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Approaching Surt, rebels brace for a potentially decisive battle

A huge picture of Libyan leader Moammar Gadhafi and other African leaders adorns a street in the Libyan city of Sirte.


The Mediterranean city that now finds itself on the front line of Libya's civil war is in many ways an unlikely battlefield.

The city of Surt is home to a number of soaring luxury hotels, replete with ornate presidential suites and regal wedding halls. Its wide streets are studded with marble conference complexes, Soviet-style architecture and a parliamentary assembly where world dignitaries would convene.

The city's 100,000 residents live in spacious apartment complexes in planned neighbourhoods, where, during peacetime, they would want for nothing, with shops brimming with food and supplies.

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To the rebels who have fought their way to the doorstep of this strategic city on the road to Tripoli, it must seem a world away from the destitution of eastern Libya, with its open sewers and abject poverty.

Before Colonel Moammar Gadhafi seized power in 1969, his hometown was relatively obscure. Six hundred kilometres from the capital, it is situated near oil reserves but had no infrastructure or assets to speak of.

Over the years, Col. Gadhafi lavished money on Surt, building it up in his image and reinforcing it with cadres of his elite troops. Their presence transformed the city into a bastion that Col. Gadhafi came to consider the political capital of all of Africa.

Now analysts say those fighters, as well as the city's structure itself, could prove difficult for the advancing rebels to defeat.

Surt's wide avenues and reinforced buildings provide Gadhafi loyalists good cover from coalition air strikes. Rebel fighters riding into town on pickup trucks could, by contrast, make easy targets.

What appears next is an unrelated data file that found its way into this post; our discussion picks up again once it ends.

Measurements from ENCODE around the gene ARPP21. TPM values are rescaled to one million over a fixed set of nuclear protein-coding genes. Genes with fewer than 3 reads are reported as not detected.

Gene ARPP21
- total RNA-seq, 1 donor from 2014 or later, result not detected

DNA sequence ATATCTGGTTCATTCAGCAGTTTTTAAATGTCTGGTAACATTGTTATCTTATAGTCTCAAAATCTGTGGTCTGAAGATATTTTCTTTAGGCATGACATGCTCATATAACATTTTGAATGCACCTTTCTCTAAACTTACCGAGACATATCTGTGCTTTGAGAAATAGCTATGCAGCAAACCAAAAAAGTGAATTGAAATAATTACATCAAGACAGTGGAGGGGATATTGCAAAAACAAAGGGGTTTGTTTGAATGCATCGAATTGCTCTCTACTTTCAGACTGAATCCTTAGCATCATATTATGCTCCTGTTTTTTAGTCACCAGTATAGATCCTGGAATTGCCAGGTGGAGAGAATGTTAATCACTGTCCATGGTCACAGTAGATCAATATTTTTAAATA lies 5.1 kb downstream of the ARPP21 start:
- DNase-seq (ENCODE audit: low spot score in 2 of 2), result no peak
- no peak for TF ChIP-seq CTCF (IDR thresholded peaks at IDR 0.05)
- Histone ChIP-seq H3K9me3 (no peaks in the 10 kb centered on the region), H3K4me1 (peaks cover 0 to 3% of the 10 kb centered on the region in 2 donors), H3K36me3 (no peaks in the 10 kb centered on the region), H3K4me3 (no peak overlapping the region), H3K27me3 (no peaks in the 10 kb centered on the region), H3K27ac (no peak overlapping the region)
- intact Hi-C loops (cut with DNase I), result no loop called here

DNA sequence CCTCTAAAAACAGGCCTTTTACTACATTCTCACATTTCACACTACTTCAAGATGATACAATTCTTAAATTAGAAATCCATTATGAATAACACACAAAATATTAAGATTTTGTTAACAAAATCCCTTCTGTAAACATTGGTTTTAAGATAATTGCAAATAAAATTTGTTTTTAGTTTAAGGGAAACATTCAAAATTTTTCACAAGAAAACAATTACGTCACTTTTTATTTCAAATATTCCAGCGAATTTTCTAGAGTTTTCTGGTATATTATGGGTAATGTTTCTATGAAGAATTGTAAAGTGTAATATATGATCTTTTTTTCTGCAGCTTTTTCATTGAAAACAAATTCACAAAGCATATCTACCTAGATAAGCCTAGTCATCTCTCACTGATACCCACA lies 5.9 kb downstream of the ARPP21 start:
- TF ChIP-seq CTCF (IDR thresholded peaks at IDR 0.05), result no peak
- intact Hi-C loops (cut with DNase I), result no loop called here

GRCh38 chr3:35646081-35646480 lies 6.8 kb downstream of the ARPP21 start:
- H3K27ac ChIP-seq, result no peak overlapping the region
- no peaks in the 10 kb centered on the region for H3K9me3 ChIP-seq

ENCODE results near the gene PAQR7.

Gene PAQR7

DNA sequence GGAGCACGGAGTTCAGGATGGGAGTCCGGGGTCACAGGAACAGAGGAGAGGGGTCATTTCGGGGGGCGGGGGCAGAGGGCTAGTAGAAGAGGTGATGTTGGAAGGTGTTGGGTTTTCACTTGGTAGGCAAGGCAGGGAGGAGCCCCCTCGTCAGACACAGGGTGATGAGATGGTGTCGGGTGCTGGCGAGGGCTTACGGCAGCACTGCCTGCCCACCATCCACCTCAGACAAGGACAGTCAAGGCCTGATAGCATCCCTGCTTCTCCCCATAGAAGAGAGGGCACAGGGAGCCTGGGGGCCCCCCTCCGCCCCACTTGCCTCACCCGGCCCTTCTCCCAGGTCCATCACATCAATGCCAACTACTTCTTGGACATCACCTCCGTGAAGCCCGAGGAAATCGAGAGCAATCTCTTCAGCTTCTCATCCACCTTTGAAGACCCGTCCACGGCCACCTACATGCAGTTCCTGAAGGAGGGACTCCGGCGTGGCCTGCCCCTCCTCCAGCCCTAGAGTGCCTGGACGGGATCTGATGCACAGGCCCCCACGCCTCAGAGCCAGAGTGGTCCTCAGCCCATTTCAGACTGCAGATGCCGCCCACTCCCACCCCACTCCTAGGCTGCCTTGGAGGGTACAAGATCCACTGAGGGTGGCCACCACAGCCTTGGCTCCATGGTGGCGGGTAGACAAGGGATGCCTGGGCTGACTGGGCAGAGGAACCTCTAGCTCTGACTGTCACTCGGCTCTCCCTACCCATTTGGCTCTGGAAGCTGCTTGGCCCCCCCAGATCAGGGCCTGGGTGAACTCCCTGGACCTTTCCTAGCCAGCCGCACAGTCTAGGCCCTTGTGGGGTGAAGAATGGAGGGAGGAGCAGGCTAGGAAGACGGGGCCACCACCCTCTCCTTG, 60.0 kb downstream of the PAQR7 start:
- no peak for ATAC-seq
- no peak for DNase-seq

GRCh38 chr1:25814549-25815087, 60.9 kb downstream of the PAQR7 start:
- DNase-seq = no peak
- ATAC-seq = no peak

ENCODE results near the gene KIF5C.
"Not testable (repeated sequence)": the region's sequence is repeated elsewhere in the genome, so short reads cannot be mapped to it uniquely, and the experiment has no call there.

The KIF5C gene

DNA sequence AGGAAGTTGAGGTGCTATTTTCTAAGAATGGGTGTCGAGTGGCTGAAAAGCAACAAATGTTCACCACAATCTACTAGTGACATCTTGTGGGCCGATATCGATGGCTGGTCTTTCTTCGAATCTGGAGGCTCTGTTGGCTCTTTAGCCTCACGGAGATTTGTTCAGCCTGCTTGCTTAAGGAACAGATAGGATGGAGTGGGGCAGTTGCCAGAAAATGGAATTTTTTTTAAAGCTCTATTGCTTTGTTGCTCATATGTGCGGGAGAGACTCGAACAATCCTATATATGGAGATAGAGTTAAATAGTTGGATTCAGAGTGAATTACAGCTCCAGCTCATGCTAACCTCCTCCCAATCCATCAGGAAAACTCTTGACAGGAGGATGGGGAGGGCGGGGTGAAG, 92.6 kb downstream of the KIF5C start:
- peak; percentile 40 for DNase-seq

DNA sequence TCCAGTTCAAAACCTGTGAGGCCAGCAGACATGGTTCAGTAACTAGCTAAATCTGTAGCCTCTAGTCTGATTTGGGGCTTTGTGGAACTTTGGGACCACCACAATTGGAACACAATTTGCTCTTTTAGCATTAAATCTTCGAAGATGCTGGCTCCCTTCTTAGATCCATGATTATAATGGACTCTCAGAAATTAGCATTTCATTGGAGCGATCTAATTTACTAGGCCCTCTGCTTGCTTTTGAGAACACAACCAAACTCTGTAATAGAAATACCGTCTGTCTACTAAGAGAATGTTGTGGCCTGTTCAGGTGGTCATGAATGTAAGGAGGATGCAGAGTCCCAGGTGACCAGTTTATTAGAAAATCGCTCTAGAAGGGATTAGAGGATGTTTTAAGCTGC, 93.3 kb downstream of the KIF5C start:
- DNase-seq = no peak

It is also unclear how Surt's residents will react to rebel fighters storming into town. While cities to the east reacted as though they were being liberated by rebel forces, Surt is much more complicated.

The Gadhafi stronghold is dominated by the leader's own Gadhadhfa tribe. However, another large Surt tribe - the Firjan - are believed to oppose his rule. Rebel leaders have said they hope to leverage those tribal politics to their advantage.

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The city itself has flourished under Col. Gadhafi's rule, becoming both an expression of his ambition and a recipient of his largesse.

The Ouagadougou Conference Centre, an imposing marble-lined hall, is the embodiment of the leader's ostentatious tendencies. There, Col. Gadhafi has hosted a number of summits of foreign heads of state, including a long line of Western leaders. Apparently, he would invite the most high-profile of those to a tent complex on the nearby beach where they would spend the night.

The city's significance is also emblazoned on several documents. The Surt declaration, the founding document of the African Union, was signed there in 1999. A U.S. embassy cable published by WikiLeaks summarized the mood of such gatherings, describing one summit of African leaders as a "Gadhafi-centric dog and pony show." Whenever the leader himself visited, his convoy consisted of SUVs led by lines of police on Harley-Davidson motorcycles.

The rebels seem unfazed about the battle ahead, which could prove decisive in their efforts to topple Libya's leader.

Gamal Mughrabi, a 46-year-old rebel fighter, told Reuters there are competing forces inside Surt and said he was bracing for a difficult battle.

"Gadhafi is not going to give up Surt easily because straightaway after Surt is Misurata, and after that it's straight to Gadhafi's house," he said.

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"So Surt is the last line of defence."

With a report from Reuters

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About the Author

Sonia Verma writes about foreign affairs for The Globe and Mail. Based in Toronto, she has recently covered economic change in Latin America, revolution in Egypt, and elections in Haiti. Before joining The Globe in 2009, she was based in the Middle East, reporting from across the region for The Times of London and New York Newsday. More

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